This led to such nonsense as early ISPs having to maintain two separate banks of modems with two different sets of dial-up numbers, although both camps had very generous (or free) offers for service providers in an attempt to get the upper hand. Users, if they wanted to be sure to be able to connect to more than one service, had to buy two modems and somehow work out how to switch between them. Not trivial in the world of Windows 95, PC serial port management and differing AT command set implementations.

Users wanted very little to do with this, so it really mucked the market up - by the time agreement was reached in 1997, it was estimated that the war had held back the market to a third of it potential. And, by the time it was all sorted out, ADSL was on its way (ISDN having helpfully being held under water in a pillowcase by the telcos, who figured that keeping people on slower links was just gravy for them, while cheap universal digital connectivity would eat away at their very profitable leased-line businesses) and a lot of money just never got made, a lot of users were pissed off, and online had bogged down for a while.

Which also means some other nice things that were planned never happened - for example, it had been spotted that you could start passing data between users at a very early stage in the training and negotiation sequence, albeit at a slow rate, and that this was exactly what you needed for the normally slow, low-bandwidth business of logging on and asking for a particular service. So why wait for the fuil connection? But by the time everyone was talking to each other again, the glory days were over and the money started to go away.

As did US Robotics, Hayes, Rockwell and many others. Let that be a lesson about regulation, the free market, IP and progress, kids.
posted by Devonian at 1:40 PM on February 10, 2016 [12 favorites]


All that extra negotiation takes time, too. This means that a 1200 baud modem* connecting to another 1200 baud modem is significantly faster, since the host end doesn't bother asking about more advanced capabilities.

* Yes, I had one. Yes, it was slow, even back then. It took fifteen minutes to transfer a 100kb file at 1200 baud! A 14.4k modem, the fastest available for a good while, took only about one minute to transfer the same amount. I know the bitrate isn't quite 15X faster, but that was my experience. I think data compression helped a little bit.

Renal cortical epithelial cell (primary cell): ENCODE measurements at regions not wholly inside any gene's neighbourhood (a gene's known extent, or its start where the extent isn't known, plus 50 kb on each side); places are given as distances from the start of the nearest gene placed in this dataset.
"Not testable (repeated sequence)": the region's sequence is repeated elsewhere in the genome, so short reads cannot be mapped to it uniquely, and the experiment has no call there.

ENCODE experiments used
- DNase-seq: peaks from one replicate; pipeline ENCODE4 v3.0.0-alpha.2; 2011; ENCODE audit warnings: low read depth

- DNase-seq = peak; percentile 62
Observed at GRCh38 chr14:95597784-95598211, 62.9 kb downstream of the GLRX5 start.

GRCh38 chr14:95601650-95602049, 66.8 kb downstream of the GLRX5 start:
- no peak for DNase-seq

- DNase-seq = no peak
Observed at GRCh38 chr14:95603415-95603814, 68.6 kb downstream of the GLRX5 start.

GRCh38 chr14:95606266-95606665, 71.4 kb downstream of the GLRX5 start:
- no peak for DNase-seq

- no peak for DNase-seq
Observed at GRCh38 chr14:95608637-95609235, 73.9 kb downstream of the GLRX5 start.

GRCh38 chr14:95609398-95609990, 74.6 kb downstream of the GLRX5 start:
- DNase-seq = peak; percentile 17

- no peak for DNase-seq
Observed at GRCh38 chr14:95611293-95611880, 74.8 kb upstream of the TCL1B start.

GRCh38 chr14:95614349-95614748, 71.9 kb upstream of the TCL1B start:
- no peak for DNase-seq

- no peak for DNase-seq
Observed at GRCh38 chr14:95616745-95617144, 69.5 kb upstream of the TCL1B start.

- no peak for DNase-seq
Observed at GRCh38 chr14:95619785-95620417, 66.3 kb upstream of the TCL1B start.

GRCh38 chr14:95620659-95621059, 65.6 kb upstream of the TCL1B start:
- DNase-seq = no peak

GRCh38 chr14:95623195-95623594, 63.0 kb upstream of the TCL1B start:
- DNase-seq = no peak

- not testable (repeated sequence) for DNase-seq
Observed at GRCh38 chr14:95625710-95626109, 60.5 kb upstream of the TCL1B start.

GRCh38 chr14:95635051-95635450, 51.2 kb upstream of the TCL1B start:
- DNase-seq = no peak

posted by neckro23 at 1:51 PM on February 10, 2016 [1 favorite]


Credit card machines that are (were) on dialup used 300 bps I believe because the negotiation time vastly outweighed transmission time, even at slow speeds.
posted by GuyZero at 2:05 PM on February 10, 2016 [2 favorites]


Devonian: For various reasons, the fastest practical POTS speed was around 56k, and there were two groups offering this technology, one led by US Robotics with its x2 spec, and one by Rockwell/Lucent with K56 Flex.

Timewarp!

It's been so long since I paid attention dial up modem technology, but hearing 2x and Flex was a flashback, which lead me to thinking of shotgun modems, the legend and lore of my geeky high school friends. Imagine the potential!

... home PCs were popular and capable ...

Except some weren't. We actually had a PC that was the bottleneck for our limited internet experience, before we upgraded to the Gateway monster that played Ultima [something - it was a friend's copy] at lightspeed. Travel by ship, which was once felt like it was a real-time endeavor, now was comically fast! (And that was the first PC we named, which required looking in my parents' book collection, as finding inspiration on the internet was less of an option for us then. Orpheus, you were a good computer for your time.)
posted by filthy light thief at 3:05 PM on February 10, 2016


This is good
posted by asok at 3:45 PM on February 10, 2016


Ah, the good ole days of logging on to local bulletin boards to download a pic or play a text game. I pleasantly reminisce until I remember the constant dropped connections resulting in swearing and throwing things.

I was a 2400 baud modem user.
posted by Muncle at 4:27 PM on February 10, 2016


How do you say, "I'm not a modem" in modem?

ATH. H for Hang up.
posted by scalefree at 4:59 PM on February 10, 2016


So that's what was going on ...

Was?
posted by Thorzdad at 5:09 PM on February 10, 2016


I loved that sound circa..1993. I was a little late to the game, but damn that brings back great memories.
posted by Benway at 5:44 PM on February 10, 2016


How do you say, "I'm not a modem" in modem?
I used to whistle. That at least got it to shut up.

The first modem I ever saw (around 1973) was a Bell 103. About the size of a Betamax.
(Oh, you probably don't remember what a Betamax was.)
I got out of teleprocessing just before the 19.2KB modems appeared. Most of what I worked on was Bi-Sync full-duplex at 4800 or 9600.
QAM on a leased line was bizarre enough, but how did they get 56KB async to work on unconditioned lines?
posted by MtDewd at 12:53 PM on February 11, 2016